Wendell Berry, Wes Jackson, Mary Berry in Conversation

The problem of sustainability is simple enough to state. It requires that the fertility cycle of birth, growth, maturity, death, and decay—what Albert Howard called “the Wheel of Life”—must turn continuously in place, so that the law of return is kept and nothing is wasted. For this to happen in the stewardship of humans, there must be a cultural cycle, in harmony with the fertility cycle, also continuously turning in place.

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The pursuit of a new economics has broad implications.  Our Earth is in crisis; our communities are in crisis.  We are all charged with creating solutions.  These solutions will of necessity be citizen-driven, growing from the rich soil of particular places.

A Little Tin of Cocoa

"If the raw materials for making cocoa are obtained from plantations on the West coast of Africa which use some form of forced native labour, are carried by vessels on sea routes monopolised or controlled by violence, manufactured in England with sweated labor and brought to India under favourable customs duties enforced by political power, then a buyer of a tin of cocoa patronises the forced labour conditions in the West coast of Africa, utilizes the navy and so partakes in violence, gains by the low wages or bad conditions of workers in England

Civic Synergy

Social innovation appears important because, as anticipated, it indicates viable ways of dealing with [intractable problems]: solutions that break the traditional economic models and propose new ones, operating on the basis of a multiplicity of actors’ motivations and expectations.

It's Time for a New Economics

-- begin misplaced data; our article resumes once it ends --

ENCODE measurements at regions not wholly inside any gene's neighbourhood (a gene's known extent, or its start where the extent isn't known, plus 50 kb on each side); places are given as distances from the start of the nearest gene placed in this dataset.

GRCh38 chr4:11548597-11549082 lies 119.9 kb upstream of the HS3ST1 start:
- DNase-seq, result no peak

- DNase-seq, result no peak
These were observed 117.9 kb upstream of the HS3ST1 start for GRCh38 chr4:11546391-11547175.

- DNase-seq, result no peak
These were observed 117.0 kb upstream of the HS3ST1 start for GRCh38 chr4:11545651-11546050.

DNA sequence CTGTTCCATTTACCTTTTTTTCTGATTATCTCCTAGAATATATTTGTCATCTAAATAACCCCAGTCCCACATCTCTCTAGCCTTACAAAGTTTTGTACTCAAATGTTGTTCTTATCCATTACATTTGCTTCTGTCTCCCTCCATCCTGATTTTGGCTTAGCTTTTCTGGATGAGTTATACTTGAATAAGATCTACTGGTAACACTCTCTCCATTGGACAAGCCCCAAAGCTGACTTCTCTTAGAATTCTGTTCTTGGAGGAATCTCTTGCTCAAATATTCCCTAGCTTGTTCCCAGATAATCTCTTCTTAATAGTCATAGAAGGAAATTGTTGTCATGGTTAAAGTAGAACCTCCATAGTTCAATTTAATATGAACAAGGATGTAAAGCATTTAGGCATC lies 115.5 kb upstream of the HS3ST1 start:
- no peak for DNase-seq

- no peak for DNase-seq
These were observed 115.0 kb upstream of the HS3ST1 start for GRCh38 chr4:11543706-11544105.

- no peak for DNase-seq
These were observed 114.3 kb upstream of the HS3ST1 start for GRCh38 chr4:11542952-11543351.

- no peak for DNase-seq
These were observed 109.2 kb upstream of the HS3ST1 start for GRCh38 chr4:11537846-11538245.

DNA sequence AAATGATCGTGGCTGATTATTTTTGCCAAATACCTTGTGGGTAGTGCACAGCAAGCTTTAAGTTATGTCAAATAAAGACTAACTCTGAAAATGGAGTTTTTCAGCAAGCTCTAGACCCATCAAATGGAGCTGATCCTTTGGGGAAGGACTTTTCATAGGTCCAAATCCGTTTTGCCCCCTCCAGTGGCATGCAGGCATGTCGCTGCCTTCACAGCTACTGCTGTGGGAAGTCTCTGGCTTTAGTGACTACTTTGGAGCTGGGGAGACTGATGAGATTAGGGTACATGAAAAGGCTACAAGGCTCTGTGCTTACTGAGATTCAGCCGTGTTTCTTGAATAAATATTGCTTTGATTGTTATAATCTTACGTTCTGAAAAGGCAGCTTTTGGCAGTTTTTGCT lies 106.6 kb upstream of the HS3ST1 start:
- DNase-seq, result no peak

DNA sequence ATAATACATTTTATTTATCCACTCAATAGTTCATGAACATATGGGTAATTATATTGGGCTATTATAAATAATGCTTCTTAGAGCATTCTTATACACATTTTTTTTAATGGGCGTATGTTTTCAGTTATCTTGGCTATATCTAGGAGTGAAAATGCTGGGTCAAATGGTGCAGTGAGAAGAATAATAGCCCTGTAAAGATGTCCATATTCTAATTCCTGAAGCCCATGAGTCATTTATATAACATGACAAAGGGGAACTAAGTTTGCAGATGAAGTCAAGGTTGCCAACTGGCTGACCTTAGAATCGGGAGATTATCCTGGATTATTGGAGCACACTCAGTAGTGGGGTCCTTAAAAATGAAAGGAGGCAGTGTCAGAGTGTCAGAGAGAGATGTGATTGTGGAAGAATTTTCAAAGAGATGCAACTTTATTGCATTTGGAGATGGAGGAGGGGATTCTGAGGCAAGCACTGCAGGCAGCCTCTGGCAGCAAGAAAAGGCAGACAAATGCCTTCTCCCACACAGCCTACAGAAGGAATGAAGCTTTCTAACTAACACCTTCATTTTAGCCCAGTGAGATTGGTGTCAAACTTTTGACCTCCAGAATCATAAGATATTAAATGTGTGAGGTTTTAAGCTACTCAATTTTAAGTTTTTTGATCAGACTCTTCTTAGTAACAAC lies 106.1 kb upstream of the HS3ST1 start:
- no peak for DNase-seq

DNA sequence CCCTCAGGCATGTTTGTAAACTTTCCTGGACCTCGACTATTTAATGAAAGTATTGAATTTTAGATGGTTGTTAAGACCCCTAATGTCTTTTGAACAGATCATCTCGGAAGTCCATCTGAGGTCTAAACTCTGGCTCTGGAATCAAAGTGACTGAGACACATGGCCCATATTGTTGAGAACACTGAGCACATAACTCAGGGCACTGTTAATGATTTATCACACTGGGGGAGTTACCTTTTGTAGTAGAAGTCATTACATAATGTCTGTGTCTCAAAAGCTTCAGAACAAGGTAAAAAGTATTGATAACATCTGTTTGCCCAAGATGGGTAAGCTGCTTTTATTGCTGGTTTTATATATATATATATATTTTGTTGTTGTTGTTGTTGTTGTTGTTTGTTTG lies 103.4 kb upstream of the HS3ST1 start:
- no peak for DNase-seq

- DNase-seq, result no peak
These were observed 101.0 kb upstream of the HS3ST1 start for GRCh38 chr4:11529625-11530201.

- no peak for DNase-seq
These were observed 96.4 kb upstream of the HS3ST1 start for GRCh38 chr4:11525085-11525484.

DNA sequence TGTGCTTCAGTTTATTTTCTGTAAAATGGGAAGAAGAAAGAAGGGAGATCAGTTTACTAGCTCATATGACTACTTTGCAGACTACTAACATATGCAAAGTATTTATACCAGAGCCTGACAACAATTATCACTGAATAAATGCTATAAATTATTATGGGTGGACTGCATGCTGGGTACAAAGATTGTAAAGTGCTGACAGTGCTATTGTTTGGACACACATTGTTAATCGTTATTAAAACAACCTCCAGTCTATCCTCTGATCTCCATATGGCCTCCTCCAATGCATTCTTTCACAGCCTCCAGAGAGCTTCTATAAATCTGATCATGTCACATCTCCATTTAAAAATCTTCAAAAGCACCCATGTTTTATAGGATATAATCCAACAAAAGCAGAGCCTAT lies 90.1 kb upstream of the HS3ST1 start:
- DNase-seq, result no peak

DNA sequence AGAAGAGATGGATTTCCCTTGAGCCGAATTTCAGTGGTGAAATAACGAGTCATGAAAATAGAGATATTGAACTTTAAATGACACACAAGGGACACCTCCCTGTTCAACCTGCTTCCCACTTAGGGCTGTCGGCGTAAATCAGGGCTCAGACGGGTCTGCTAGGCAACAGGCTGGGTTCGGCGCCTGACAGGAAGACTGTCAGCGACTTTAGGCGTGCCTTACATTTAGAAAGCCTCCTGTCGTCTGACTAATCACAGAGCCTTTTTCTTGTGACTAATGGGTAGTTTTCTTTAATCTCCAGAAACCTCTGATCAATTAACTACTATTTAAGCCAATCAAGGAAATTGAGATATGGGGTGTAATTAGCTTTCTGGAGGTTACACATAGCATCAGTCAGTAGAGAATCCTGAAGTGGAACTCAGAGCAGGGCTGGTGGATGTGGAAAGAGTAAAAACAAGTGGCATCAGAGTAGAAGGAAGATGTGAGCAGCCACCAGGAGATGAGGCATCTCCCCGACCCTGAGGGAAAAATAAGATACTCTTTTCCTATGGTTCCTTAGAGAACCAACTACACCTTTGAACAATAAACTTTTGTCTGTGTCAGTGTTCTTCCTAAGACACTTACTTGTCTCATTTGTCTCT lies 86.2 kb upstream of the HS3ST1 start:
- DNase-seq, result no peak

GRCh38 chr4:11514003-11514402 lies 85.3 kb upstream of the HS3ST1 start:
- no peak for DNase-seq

Having worked on and off in the arena of sustainable agriculture for nearly fifty years in both the government and nonprofit sectors, I am asked/challenged most often with the question “When will the production of locally grown, nutritious food become economically viable?” 

Wendell Berry & Wes Jackson to speak at 36th Annual E.F. Schumacher Lectures

On Saturday October 22nd at 7:00 pm, award winning author Wendell Berry and The Land Institute's co-founder Wes Jackson will share the stage at the historic Mahaiwe Performing Arts Center in the heart of Great Barrington, Massachusetts. They will hold a conversation about the 50-Year Farm Bill, their work, and their long friendship and collaboration in support of rural communities.
 

Local Currency Helps Communities Decide "Who Tells Your Story"

The smash hit Broadway musical Hamilton is careful to remind us that it really matters “who tells your story.” After all, who tells the story also determines which stories get told.
 

Jane Jacobs - Citizen Economist

My first introduction to the extraordinary intellect of Jane Jacobs (whose 100th birthday would have been May 4th) was at the 1983 Annual Schumacher Lecture.

Emergence of a New Economics

There is an argument that the emergence of a new economics based on human dignity and sustainability is a phenomenon that emerged from the environmental crisis and the modern corruption of bankers and financial markets.

Architecture for a New Economics

There are many visions of what a new economy might look like: more local than global, more sharing than exploitative, more respectful of the earth than of profit.  What’s missing in most of these visions, however, is the sys­tem architecture needed to guide the economy in those directions, and keep it headed there for the indefinite future.
  
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